He zipped and left, blissfully unaware of his admiring voyeur, and I continued with my asparagus foraging. But a new era dawned for me that spring day, and asparagus has since occupied a space near and dear to my queer heart.
In honor of Ted, I have grown asparagus in two home gardens. I have also mastered the arts of self-pleasuring and sneaky voyeurism. Thank you, Ted. And while I fully support any queen’s wishes in the two latter endeavors, I have to draw the line at growing asparagus. It’s just too damn difficult, time-consuming, and requires too much space for an appropriate yield. They sell this stuff at Safeway, you know. But if you are determined to have homegrown, here’s how.
First you must prepare the soil, a considerable effort akin to hours on a chain gang. Asparagus won’t grow in anything but sandy, well-drained, high pH soil, you see, which describes approximately 0.05% of the available garden plots in the US. Because it can take a great deal of experimenting to get the correct pH level (around 7.0 is best), you should begin the soil preparation at least a year in advance of any actual planting.
“A year!” you say, incredulously.
“Ha!” I answer, “It gets worse.”
You can’t actually harvest asparagus from your new bed until the third year of growth, which translates to a three-year-plus time investment before one edible spear is produced. Still interested? Come on, if you are a gay man, that’s exactly two years longer than your longest relationship.
How about if I tell you that the crowns must be planted at one foot intervals in rows (trenches, really) that are four to five feet apart? And since each crown will produce only about three spears per cutting for the first few years, for a dinner party for six – only four spears per guest – you will need approximately 25 square feet of surface.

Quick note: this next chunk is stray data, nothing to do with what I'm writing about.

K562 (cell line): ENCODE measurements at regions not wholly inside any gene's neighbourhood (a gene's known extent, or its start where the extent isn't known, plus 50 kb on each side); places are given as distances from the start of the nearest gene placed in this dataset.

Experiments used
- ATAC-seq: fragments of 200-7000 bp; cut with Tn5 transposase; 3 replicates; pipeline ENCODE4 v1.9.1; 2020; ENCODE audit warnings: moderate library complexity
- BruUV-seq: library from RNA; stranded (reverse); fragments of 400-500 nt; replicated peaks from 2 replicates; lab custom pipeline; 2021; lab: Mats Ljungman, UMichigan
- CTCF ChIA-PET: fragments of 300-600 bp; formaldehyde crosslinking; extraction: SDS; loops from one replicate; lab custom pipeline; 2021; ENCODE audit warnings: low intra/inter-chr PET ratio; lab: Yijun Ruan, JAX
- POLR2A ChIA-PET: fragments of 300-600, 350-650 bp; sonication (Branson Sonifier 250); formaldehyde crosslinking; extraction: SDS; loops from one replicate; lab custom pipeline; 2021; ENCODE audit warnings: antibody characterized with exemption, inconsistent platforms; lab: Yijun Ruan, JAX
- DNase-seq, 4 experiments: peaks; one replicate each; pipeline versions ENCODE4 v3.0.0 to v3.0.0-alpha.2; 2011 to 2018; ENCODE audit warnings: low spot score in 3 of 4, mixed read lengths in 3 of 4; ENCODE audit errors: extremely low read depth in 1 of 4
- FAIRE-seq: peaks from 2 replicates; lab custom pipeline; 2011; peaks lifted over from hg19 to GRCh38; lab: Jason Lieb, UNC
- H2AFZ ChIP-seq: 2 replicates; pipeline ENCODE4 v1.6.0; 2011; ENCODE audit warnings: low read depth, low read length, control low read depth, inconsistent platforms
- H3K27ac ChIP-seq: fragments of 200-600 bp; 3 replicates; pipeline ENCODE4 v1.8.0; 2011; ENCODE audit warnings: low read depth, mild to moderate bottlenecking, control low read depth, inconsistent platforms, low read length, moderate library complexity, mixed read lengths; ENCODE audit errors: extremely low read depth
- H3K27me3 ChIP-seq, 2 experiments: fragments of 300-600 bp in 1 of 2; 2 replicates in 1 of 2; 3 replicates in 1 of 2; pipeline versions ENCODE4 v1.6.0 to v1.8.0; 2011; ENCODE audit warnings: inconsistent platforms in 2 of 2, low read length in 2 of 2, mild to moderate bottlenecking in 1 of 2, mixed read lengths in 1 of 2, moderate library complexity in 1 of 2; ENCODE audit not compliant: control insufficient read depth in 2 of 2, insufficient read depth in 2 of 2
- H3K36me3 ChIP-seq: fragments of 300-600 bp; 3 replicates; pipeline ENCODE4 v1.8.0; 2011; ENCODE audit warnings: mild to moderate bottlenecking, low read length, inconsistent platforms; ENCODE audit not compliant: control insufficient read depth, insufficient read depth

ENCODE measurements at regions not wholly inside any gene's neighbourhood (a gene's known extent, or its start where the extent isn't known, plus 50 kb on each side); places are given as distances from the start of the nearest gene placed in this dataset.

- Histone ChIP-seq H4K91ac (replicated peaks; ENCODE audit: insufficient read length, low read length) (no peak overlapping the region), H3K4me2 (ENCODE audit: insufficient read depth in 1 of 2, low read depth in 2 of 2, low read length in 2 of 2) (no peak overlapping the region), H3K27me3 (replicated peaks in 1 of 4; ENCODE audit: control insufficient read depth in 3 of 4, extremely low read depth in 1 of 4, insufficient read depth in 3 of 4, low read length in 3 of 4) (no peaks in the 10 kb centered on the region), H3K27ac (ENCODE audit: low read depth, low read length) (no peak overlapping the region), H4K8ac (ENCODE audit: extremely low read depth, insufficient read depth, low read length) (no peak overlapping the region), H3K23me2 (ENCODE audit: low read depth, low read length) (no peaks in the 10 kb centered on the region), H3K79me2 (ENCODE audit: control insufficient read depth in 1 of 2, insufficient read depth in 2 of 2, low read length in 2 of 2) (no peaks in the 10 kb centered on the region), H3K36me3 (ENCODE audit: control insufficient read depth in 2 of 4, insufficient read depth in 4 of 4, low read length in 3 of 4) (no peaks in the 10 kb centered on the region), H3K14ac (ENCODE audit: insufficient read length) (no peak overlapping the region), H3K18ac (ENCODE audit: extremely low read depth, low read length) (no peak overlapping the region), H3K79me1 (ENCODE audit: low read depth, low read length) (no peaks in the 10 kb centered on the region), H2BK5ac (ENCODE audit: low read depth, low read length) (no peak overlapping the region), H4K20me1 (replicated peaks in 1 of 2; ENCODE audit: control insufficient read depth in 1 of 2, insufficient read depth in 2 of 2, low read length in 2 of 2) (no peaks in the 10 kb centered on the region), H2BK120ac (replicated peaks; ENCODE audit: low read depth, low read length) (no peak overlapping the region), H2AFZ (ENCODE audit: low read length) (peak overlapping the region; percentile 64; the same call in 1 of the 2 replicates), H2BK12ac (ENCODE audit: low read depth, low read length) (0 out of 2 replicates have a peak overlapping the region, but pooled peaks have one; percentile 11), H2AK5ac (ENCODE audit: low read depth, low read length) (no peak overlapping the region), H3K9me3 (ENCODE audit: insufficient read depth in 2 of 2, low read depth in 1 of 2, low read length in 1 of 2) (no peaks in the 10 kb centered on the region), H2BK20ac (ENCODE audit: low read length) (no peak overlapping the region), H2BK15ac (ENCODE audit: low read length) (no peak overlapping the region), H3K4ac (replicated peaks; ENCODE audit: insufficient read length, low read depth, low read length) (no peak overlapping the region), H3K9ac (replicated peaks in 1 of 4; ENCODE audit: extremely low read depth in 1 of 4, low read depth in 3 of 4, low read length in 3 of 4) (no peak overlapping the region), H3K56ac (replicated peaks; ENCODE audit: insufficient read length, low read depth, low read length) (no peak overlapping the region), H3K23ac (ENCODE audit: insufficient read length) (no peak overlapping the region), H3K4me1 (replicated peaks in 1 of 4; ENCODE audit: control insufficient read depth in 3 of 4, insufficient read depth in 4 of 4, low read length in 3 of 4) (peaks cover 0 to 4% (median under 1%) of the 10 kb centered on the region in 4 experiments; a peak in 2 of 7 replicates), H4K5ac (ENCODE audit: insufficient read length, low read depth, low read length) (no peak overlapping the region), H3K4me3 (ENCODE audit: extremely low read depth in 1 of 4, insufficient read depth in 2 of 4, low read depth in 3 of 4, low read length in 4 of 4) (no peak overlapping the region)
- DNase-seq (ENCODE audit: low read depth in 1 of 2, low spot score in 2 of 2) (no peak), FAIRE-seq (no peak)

You still insist? OK, here goes:
First, dig a trench at least 18 inches deep. Remove the soil. Discard it. Fill the pit with a mixture of ½ sand and ½ compost and work lime into the mixture in small amounts until you have reached the correct pH level. This can take several weeks, if not months, of lime and soil ratio adjustments. Be careful not to touch the lime with your bare skin: it can cause a serious burn. When finally the pH level is correct, go inside. Mix yourself a martini, treat your burns, and let the soil rest until the next spring.
Then plant. Make sure you use one-year-old crowns and place them about one foot apart in the four-foot distant rows, approximately 4 inches below the surface of the soil. Put a small amount of phosphate fertilizer below each crown. Keep moist, but never to the point of standing water, and fertilize with a high pH fertilizer according to package instructions. Just watch it grow for two years. No harvesting! The third year you may pick spears for the first four weeks of growth (and for the first six weeks of growth in years thereafter) but allow all subsequent spears – those that emerge after the harvest weeks – to develop the fern canopy. The fern is the mechanism by which energy is transferred to the crown and without energy, the crown will die.
Ah, but it gets even more complicated. Late season fern growth is not healthy for asparagus as it doesn’t allow the carbohydrates – the plant energy – to return to the crown. Therefore, withhold water and fertilizer after mid-August and let the ferns brown naturally.
While you re-read this missive to make sure you have the instructions committed to memory, I’m going to Safeway. There’s a sale on asparagus, and I will have mine now, not in four years. Besides, the checkout boy reminds me an awful lot of Ted Skovgaard, and I can’t help but wonder how big his spear is. I find that if I hide just so behind the apples in the produce aisle, I can sneak quick peeks at him. . .